Two things happened this week that made me think about beautiful stuff vanishing from the world, and about the strange notion that there might be a kind a melancholic pleasure to be had – if melancholic pleasures can be had – in the spaces created by fresh absence. I’m not ghoulishly thinking of death or anything as serious as that. More the weird kind of beauty you sometimes get when you look at a wall of framed pictures and notice the ghostly parchment patches where something else once hung and now hangs no longer. Ghoulishly, ghostly. We are not off to a great start here.
The first thing that happened was that I read a piece on Eurogamer about the fact that Demon’s Souls is going to have its online elements turned off for good next February. I never played Demon’s Souls properly, and I now suspect that I am not going to. In a vague way it is something I had always planned to do, though, and I know how I would have had to approach it. I have seen this game many times, a world of darkness in which the action unfolds in little pools of golden light that hover around the player. There is a hub world of sorts – in my memory a huge part of it is spiral walkways made of old stone – and there is the Souls DNA in rich form: waiting for an opponent to move, waiting for the perfect opening, thrilling to the energising thwack of a sword hitting a shield: still alive!
Mostly what I know about this game, though, I don’t know from the screen. I know from long conversations with Simon Parkin over coffee in which he talked me through these dazzling discoveries he kept making in a game that kept its whole cosmology, as it were, a thing that had to be understood by the player tentatively and over a number of hours. He talked about the messages people left for others, and he talked about the way that some of these messages could not be trusted. I think he maybe talked about invasions, other people suddenly turning up in his game? Or was that Dark Souls? I guess I’ll never know now.
Without its online stuff – and granted, I have until February to get to it – Demon’s Souls will still be playable, but will it still be Demon’s Souls? I am hoping that it will be something else, in a way. I am hoping that the absence of something so brilliant, so utterly defining in terms of the experience without being truly integral to the mechanics, will actually add to Demon’s Souls mysterious allure. This is an old land, and some of it has crumbled away for good. Step inside and imagine what this place was like when it was whole. Few games are so perfectly suited for some part of them moving out of reach.
The reason I’m thinking this is because of the other thing that happened this week – and when I say ‘happened’, what I really mean is that I read a piece on the New Yorker website and it has stayed with me. William Henry Fox Talbot was born in 1800, and he was one of those dazzling 19th century characters who, armed with a brilliant name, turned out to be capable of all sorts of things, and driven by all sorts of obsessions. The New Yorker piece I read – it’s written by Max Campbell – is concerned with his enduring fascination with early forms of photography, and with the fact that many of his photographs are not so enduring.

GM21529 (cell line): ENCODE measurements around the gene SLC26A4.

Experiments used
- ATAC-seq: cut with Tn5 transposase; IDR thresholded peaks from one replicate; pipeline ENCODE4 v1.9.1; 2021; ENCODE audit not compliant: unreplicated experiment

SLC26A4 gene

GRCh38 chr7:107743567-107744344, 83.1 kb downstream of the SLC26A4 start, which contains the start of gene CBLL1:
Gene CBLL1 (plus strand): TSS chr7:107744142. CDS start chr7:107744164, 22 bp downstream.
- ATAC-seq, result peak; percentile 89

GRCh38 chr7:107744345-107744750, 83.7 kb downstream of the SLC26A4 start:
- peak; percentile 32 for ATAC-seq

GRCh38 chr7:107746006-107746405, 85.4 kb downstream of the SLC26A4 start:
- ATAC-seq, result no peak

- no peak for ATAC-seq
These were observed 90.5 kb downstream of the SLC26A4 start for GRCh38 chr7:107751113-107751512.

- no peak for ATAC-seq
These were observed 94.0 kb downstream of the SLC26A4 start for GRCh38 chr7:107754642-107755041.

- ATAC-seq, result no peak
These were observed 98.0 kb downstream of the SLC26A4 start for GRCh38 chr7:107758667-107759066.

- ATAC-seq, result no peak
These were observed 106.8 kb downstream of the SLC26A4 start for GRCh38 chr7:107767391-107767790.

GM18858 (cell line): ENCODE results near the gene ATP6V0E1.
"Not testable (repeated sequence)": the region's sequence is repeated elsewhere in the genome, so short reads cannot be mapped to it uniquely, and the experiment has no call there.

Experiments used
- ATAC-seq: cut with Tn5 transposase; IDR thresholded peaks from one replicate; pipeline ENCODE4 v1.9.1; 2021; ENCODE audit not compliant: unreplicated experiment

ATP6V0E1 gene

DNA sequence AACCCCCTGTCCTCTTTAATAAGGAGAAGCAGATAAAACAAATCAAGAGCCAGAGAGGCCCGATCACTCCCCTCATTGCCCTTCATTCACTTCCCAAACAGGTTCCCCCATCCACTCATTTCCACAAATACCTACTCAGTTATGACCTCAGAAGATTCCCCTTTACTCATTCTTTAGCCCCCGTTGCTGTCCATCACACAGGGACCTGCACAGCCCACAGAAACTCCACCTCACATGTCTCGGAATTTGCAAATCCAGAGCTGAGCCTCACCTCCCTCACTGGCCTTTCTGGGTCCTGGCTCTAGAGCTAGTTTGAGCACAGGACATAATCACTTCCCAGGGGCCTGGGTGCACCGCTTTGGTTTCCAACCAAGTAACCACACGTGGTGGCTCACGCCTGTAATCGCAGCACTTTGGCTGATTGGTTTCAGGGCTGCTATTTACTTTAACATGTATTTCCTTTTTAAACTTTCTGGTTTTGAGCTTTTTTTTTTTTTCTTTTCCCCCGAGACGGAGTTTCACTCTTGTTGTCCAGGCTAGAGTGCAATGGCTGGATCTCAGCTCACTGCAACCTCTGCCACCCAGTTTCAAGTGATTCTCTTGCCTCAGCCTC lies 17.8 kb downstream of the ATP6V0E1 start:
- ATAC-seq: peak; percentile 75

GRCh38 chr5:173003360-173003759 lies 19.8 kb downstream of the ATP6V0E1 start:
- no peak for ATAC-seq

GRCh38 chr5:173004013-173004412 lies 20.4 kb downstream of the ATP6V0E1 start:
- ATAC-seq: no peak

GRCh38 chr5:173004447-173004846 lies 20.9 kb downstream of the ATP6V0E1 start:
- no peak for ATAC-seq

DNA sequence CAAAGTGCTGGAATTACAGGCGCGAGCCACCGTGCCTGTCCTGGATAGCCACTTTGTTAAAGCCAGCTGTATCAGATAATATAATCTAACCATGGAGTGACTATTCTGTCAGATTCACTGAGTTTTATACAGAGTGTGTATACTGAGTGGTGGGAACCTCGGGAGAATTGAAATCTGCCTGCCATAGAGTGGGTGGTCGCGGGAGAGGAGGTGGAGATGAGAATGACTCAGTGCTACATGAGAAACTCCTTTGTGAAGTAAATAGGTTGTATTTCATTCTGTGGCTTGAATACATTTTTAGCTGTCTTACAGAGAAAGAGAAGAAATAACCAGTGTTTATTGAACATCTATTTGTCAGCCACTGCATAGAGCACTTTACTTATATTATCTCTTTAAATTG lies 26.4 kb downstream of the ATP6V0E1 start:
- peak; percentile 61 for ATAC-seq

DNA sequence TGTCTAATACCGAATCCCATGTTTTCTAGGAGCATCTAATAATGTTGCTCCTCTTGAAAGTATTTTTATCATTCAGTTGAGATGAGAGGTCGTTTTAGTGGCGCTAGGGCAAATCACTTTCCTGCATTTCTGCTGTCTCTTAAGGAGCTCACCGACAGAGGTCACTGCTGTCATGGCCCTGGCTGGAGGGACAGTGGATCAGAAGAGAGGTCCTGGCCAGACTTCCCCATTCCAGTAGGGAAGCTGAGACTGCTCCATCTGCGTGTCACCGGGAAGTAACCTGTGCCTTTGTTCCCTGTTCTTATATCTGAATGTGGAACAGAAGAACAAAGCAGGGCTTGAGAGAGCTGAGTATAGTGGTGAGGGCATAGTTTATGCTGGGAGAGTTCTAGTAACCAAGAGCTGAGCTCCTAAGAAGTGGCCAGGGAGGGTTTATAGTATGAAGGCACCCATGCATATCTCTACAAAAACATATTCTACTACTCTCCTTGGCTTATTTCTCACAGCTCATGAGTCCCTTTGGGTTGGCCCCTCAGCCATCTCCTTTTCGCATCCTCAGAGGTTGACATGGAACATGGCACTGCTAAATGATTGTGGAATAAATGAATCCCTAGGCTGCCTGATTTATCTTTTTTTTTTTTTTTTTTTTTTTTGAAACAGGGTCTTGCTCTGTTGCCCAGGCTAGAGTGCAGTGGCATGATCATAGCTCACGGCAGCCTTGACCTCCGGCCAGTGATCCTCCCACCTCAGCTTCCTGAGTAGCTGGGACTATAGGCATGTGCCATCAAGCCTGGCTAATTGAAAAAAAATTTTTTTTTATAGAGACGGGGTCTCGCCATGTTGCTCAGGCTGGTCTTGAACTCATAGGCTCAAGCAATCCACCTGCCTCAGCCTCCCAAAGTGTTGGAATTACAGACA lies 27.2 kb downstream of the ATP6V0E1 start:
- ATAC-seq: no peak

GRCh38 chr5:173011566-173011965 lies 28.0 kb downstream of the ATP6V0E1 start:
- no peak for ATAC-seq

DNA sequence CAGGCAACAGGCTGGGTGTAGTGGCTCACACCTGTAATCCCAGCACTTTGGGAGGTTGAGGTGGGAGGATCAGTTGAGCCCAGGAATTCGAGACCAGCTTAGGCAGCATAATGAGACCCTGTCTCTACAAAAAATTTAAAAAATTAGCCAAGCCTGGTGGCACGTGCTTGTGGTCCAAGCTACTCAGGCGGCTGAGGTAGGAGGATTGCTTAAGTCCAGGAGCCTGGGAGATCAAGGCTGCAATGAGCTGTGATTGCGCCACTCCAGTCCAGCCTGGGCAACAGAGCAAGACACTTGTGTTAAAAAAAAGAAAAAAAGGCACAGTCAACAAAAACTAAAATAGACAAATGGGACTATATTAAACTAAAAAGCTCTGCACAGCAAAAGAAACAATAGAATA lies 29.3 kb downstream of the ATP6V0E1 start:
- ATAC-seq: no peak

Talbot developed his own method of photographic reproduction, the piece explains – it teases, wonderfully, at early experiments involving “salt, paper, and sunlight”, which I have only now realised is not “salt, pepper, and sunlight” – but for some of the 25,000 extant images that Oxford’s Bodleian Library is trying to gather and preserve, time has already done what time is so good at doing.
“There are a number [of pictures] that are completely indecipherable,” Campbell writes. “Each of these apparently blank pieces of paper likely showed an image at some point-maybe a detail of some lace (Talbot’s mother had been a serious collector) or an arrangement of objects on the grounds of the family abbey-but now bears just smudges or darkened corners.”
Campbell makes the case, I think, that these smudges and darkened corners are records in their own way. Not of lace or flowers or the architecture of the family abbey, but of Talbot’s struggle to fix images on paper in the first place. Many of the images he made faded within his own lifetime, and Campbell ends his piece by talking about the techniques that the Oxford conservators are now using to preserve the remaining images as best as they can. He argues that, “these processes are themselves something worthy of exhibition.”
What he doesn’t need to say – because it is obvious – is that Talbot’s pictures have sometimes gained as much as they have lost since the print has started to fade. A calotype of a bust of Venus on a table now looks unfathomably ancient itself – speckled and starting to blur, it seems to somehow speak of an ancientness that is separate from the specific ancientness of Venus, not to mention the relative distance of the 1840s when the picture was taken. A photogenic-drawing negative of some leaves of a plant looks truly otherworldly, a sheer white outline surrounded by pink mist, an alien object glimpsed, it seems, through a tank of gas and suspended grit.
Old pictures fade and old games are sometimes turned off. We know this. But sometimes, these processes are caught as they occur. Sometimes, you get to see a picture as it is in the process of disappearing, and you get to play a game as some of its features are removed. These things retain a power, but it’s a new kind of power. Their authorship has been added to, I think. The new author is time, and time seems terribly sure of its own voice.